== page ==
The house number, in case the wine is good and anyone else wants to find her (or, in case it poisons me and we want to go back and blame someone):

Her gorgeous hibiscus:

It’s about 5:00 p.m. now and I knock. An older woman comes to the door in her camisole and crazy white hair (probably how mine is going to look in another 30 years when I let it go). It looks like she just rolled out of bed.

I ask in Spanish: Did I disturb you? Abuela: Why, yes, you did. Can I help you with something? Me: I saw that you sell Albariño wine. The abuela: I do. How many bottles would you like? Me: How much are they and when were they bottled? Abuela: They were bottled last year and they are 3 Euros each. Me: I’ll take 2. Her: Okay, but you need to drink them soon because they are all natural with no sulfites. Me: Okay. Can you show me your vines? Abuela: Sure.

She closes the door, puts some clothes on and comes out with 2 no-label wines with suspect looking corks. No matter. I’ve spent a lot more on a lot worse, I’m sure. In fact, unbeknownst to me at this point, later I’m about to spend nearly 10 times that on a dinner that will again poison me.

Anyway, she shows me her vines and says this year is a tough year. It’s too dry and the productions will be low.

Here’s her small vineyard, which is above a walkway in between her house and the neighbor’s house. It’s all latticed grapes above the walkway.

She tells me to take care and I’m wondering if there’s an implied meaning there: does she mean take care when I drink the bottles, like they might poison me? Clearly, I’m still reeling from the bus ride, the fact that I’m staying in the The Shining hotel, and that I’m now pretty sure my lunch chef wanted to induce a heart attack in me through salt consumption.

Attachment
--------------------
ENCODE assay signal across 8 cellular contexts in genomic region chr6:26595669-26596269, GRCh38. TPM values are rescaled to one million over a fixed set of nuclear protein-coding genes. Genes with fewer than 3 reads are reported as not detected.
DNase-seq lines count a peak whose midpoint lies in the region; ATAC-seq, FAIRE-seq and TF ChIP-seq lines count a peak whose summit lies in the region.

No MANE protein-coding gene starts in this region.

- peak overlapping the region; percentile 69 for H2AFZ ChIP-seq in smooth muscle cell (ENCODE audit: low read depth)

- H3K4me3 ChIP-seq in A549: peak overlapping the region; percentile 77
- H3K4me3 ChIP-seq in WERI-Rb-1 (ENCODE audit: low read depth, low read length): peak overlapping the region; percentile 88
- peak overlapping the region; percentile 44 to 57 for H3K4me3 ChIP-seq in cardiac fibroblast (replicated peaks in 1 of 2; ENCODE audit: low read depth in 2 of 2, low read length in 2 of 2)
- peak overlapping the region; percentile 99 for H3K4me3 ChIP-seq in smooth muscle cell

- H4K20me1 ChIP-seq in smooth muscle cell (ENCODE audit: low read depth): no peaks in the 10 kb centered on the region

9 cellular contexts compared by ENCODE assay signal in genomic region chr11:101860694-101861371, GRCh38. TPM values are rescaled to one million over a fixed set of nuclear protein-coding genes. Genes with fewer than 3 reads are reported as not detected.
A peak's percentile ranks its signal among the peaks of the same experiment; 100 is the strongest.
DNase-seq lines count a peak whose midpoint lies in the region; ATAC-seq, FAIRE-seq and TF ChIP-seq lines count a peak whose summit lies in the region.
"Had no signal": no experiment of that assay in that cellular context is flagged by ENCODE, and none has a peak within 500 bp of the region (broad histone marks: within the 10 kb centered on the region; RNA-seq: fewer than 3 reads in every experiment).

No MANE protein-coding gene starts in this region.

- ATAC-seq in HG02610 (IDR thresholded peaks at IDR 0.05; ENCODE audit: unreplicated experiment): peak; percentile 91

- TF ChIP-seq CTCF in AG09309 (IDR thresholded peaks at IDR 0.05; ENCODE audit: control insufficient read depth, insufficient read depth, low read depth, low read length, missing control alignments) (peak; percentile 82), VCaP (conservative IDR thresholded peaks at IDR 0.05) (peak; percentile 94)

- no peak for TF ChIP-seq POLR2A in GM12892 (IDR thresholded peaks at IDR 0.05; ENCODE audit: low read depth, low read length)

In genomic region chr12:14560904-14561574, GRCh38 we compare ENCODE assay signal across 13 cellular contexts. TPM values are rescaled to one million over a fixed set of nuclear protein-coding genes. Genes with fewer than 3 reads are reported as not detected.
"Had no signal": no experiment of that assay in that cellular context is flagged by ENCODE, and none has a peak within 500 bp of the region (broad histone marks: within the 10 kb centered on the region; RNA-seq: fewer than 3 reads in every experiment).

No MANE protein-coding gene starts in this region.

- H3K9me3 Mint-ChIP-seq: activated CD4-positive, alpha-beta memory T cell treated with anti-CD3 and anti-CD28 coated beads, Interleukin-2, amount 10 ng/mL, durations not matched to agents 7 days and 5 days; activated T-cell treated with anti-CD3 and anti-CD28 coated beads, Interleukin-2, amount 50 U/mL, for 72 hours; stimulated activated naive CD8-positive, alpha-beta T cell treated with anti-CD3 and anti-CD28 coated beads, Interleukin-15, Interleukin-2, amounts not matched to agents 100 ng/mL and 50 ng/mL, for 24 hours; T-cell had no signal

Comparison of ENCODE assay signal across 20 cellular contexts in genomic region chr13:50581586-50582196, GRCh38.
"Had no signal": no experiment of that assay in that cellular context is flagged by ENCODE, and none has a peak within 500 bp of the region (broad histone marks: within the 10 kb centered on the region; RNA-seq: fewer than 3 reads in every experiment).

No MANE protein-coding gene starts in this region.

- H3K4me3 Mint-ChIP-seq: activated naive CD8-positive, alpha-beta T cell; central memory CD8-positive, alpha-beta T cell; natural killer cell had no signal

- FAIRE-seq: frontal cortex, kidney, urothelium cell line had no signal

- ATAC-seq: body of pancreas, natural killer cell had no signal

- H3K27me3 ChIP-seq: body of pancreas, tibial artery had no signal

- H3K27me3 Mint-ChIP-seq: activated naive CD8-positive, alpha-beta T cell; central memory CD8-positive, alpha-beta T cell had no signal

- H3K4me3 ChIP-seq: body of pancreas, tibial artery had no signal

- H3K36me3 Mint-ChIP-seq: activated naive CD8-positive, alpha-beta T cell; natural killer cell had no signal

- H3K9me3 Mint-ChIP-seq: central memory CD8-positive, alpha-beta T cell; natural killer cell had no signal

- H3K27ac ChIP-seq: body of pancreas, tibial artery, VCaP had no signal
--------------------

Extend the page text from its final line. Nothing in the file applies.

I decide to shrug it all off. It’s a gorgeous day and I’m up for the challenge as I’m so charmed by the idea of buying home brew. What a fun experience!

I walk away smiling with 2 bottles of home brew under my arms and come upon this darling, old little church.

Yep, more church going for me! I walk under the thick metal, front door and go in. I’m the only one there. It’s dark and musty. I’m a little unnerved as I start to hear this thumping noise coming from behind the jesus statue. I think: Is he mad because I entered with 2 bottles of wine under my arms? I mean, I’m happy to share, jeeesh!

Anyway, it’s a hidden clock that I realize is thumping (why not chiming like adorable church chimes and clocks are suppose to do?). I decide I’ve had enough of church for the moment. I’m going to find a winery.